It’s not enough to celebrate the fun stuff; we also need to confront our challenges.
Here's how one strong citizen approaches the home buying process.
To rebuild Akron, we must think big, but work equally hard on doing the small things extremely well.
New investment and residential redevelopment is not the enemy of these communities. It is their best friend.
If you want a city that appeals to young people, you have to ask them what they want.
Hint: It's not a farmstead in the countryside.
My city wants to bulldoze a historic home for more parking. I did the math on what that would actually cost and how much it would really benefit us.
The elements that have made craft breweries successful in American small towns could also spell good news for other industries.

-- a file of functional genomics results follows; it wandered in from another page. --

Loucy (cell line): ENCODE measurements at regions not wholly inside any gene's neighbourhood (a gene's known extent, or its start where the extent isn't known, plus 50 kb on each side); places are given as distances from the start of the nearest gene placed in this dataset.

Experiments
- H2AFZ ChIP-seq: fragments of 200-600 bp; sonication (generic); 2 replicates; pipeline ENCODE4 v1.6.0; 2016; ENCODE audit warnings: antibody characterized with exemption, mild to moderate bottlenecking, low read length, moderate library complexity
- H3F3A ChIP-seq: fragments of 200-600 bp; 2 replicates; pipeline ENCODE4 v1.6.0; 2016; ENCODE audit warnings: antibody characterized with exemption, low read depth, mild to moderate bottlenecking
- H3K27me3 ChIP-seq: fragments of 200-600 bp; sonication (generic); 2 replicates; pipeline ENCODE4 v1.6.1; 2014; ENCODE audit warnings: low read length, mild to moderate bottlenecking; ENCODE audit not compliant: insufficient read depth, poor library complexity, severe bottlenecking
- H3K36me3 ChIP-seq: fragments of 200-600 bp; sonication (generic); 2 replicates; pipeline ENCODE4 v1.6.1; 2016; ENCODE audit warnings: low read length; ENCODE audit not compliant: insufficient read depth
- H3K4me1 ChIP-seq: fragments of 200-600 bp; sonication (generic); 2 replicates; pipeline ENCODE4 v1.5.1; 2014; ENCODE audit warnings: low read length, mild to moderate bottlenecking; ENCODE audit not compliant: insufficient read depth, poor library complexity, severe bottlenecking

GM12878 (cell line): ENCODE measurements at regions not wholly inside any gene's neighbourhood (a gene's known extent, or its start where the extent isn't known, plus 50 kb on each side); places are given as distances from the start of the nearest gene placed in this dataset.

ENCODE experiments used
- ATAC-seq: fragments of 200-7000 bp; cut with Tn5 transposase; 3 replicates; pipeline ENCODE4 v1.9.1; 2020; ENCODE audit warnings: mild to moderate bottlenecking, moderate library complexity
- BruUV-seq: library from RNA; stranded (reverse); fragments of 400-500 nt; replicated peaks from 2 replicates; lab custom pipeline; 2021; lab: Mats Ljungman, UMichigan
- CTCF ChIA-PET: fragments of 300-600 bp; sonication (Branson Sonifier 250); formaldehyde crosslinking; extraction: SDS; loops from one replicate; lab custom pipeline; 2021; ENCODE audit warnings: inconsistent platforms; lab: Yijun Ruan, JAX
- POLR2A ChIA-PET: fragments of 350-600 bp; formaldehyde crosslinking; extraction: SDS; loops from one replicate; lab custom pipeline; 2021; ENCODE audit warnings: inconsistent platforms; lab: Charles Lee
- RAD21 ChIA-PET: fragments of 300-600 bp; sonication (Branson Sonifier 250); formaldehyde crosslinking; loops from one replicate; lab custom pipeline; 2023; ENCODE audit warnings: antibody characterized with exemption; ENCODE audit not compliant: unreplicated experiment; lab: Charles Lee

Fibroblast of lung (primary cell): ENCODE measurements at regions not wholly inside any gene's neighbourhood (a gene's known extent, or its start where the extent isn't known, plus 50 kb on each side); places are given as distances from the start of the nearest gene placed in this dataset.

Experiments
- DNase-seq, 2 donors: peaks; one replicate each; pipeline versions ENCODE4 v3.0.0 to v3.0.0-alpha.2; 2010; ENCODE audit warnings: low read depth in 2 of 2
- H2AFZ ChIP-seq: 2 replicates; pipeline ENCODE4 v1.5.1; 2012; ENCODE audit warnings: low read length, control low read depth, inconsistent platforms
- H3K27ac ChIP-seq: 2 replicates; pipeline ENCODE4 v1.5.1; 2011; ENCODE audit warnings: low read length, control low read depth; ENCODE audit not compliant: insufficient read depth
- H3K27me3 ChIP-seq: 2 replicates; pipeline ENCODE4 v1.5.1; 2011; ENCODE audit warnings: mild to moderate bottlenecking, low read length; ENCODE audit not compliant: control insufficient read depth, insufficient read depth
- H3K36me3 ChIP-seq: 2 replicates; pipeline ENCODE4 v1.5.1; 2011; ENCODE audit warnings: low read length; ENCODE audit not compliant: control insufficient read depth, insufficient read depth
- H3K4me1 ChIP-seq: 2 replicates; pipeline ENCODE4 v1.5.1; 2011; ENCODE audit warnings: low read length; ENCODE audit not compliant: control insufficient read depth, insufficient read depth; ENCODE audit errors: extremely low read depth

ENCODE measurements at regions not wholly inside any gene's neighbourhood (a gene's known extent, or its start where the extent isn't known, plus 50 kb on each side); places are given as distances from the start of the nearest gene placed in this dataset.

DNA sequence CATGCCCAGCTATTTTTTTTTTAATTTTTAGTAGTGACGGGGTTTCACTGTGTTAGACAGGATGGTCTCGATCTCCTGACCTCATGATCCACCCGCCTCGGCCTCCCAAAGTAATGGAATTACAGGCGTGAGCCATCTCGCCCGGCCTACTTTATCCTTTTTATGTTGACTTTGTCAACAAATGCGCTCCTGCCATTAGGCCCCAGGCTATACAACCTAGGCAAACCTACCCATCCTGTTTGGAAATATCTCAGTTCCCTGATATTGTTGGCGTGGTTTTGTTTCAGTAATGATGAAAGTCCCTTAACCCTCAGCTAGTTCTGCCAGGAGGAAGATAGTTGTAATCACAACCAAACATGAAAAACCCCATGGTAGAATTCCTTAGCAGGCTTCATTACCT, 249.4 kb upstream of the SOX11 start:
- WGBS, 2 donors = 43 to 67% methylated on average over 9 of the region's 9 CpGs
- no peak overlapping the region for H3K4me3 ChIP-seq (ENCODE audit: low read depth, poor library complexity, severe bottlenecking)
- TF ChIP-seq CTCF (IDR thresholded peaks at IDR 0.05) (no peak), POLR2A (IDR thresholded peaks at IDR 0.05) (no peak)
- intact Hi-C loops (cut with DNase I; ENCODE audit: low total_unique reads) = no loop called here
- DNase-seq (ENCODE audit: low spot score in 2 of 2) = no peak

How did beer turn the consolidation ship around and what can we learn from craft brewing's success?
Don't let your town be lured in by the big, shiny project. Focus on practical investments you can make to improve your community for the long haul.
Is your city acting like a moody teenager? Take a deep breath and help shepherd it toward adulthood.
A small, geographically constrained community considers how to deal with a massive influx of new residents — and how to keep things affordable for everyone in the process.
Actions speak louder than words; blocking new housing will drive up rents.
Coffee shops are often the perfect spark to ignite downtown rebirth. Here's why.
In order to get back to building the kinds of places we love the most, we have to embrace the messy, unpredictable and always-changing nature of life.
You don't need a Complete Street in order to have a safe street.
We've heard repeatedly for the last three decades that our nation’s infrastructure is crumbling. So why is our response to build more?
As the population shifts in Austin, decisions about the future of the city's streets will have significant impacts for generations to come.
The nationwide decrease in transit ridership should be a wake-up call about how not to build public transportation in our cities.
Big data should be used for problem solving, not propaganda and promotion.